Another Chicago fair
Another huge Chicago sanitary fair held in May 1865 largely closed the book on such gatherings in Illinois. Planning began months in advance of the event, encouraged by a feeling that military victory finally was within reach. Those hopes were realized by the surrender of the major armies of the Confederacy in April. The murder of President Lincoln and the memorial observances that fallowed cast a pall over Illinois and most of its citizens. By the fair’s opening in late May spirits had begun to revive, spurred in part by the return of at least some troops to their homes in Illinois and other Midwestern states. Once again tattered flags, many stained with the blood of those who carried them, bore testimony to the losses of the last four years. Once again thousands flocked to eat a meal prepared in an “old fashioned” kitchen, to buy an attractive piece of a lady’s handwork.
Interested in learning more?
The use of special events to raise funds for charitable purposes, both before and during the war, is discussed in Beverly Gordon, Bazaars and Fair Ladies: the History of the American Fundraising Fair (1998). A contemporary account of the Chicago fair of 1863 which includes detailed lists of donations is History of the North-western Soldiers’ Fair (1864) found at http://hdl.handle.net/2027/hvd.32044015590946 .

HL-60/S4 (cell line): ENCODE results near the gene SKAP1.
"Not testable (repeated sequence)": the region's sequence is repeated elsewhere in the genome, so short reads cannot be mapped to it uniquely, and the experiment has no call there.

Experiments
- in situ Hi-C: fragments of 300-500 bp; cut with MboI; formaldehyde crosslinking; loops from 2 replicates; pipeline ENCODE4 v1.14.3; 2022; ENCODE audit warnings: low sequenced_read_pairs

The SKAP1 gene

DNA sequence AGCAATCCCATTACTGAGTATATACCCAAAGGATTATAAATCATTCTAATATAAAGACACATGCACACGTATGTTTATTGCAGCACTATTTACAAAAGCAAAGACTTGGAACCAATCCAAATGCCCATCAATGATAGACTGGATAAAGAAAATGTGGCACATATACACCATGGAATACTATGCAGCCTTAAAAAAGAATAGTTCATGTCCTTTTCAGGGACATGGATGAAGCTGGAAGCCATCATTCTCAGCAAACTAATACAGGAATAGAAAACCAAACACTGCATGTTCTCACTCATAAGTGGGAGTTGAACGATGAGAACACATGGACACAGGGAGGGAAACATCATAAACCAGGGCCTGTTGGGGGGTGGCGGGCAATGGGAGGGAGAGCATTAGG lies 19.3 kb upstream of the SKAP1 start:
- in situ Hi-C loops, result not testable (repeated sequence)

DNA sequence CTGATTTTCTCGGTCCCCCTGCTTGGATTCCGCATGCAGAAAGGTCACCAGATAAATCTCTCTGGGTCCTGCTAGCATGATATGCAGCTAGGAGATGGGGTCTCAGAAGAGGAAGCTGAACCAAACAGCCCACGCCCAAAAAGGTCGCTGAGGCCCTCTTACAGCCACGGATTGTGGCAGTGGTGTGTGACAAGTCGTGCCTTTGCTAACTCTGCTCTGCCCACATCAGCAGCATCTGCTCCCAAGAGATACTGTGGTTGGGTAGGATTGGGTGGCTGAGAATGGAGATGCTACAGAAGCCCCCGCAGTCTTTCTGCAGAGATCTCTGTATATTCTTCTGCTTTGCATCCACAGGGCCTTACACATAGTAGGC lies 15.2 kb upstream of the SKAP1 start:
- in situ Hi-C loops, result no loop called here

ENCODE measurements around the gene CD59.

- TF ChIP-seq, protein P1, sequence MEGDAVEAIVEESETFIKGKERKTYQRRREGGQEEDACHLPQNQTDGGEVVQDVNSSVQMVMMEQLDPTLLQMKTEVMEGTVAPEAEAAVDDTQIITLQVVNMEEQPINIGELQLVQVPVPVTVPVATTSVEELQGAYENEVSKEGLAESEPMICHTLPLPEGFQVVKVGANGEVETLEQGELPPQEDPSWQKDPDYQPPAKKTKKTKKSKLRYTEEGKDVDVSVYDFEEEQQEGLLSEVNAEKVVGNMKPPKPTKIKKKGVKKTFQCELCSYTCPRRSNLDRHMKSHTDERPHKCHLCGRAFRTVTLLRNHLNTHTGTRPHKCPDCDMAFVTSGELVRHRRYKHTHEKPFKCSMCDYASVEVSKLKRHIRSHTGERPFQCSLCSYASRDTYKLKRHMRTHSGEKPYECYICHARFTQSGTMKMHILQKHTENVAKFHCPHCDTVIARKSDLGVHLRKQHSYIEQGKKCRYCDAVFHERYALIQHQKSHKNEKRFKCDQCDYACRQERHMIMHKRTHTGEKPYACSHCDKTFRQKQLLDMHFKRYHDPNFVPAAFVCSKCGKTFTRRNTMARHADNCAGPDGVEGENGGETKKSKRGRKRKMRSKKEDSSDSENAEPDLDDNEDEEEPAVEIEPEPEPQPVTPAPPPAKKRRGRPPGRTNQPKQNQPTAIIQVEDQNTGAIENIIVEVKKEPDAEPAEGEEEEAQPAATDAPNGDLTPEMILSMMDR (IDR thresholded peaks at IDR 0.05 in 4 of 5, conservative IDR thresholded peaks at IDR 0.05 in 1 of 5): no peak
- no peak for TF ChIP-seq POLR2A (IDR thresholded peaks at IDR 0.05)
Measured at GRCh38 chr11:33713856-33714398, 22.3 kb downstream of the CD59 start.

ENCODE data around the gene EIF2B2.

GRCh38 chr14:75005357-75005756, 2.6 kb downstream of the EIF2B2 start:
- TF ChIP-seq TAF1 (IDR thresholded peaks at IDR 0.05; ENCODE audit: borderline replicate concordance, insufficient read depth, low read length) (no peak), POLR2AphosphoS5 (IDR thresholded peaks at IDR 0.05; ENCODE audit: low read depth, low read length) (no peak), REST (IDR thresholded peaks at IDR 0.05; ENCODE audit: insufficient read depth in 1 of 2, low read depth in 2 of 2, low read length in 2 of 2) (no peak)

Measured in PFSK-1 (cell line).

For Chicago see also Christopher J. Schnell, “Mary Livermore and the Great Northwestern Fair,” Chicago History 4 (1975): 34-43. The activities of local fairs were often reported in Illinois newspapers, mention of others can be found in early county histories. The recollection of Jane Johns, a leading manager of the Decatur fair of 1864, is in Jane Martin Johns, Personal Recollections of Early Decatur, Abraham Lincoln, Richard J. Oglesby and the Civil War (1912), found at http://www.archive.org/details/personalrecollec00john .
A digital version of the Missouri History Museum’s exhibition on the state’s role in the Civil War, which contained many artifacts relating to the 1864 Mississippi Valley Sanitary Fair held in St. Louis, is found at http://civilwarmo.org.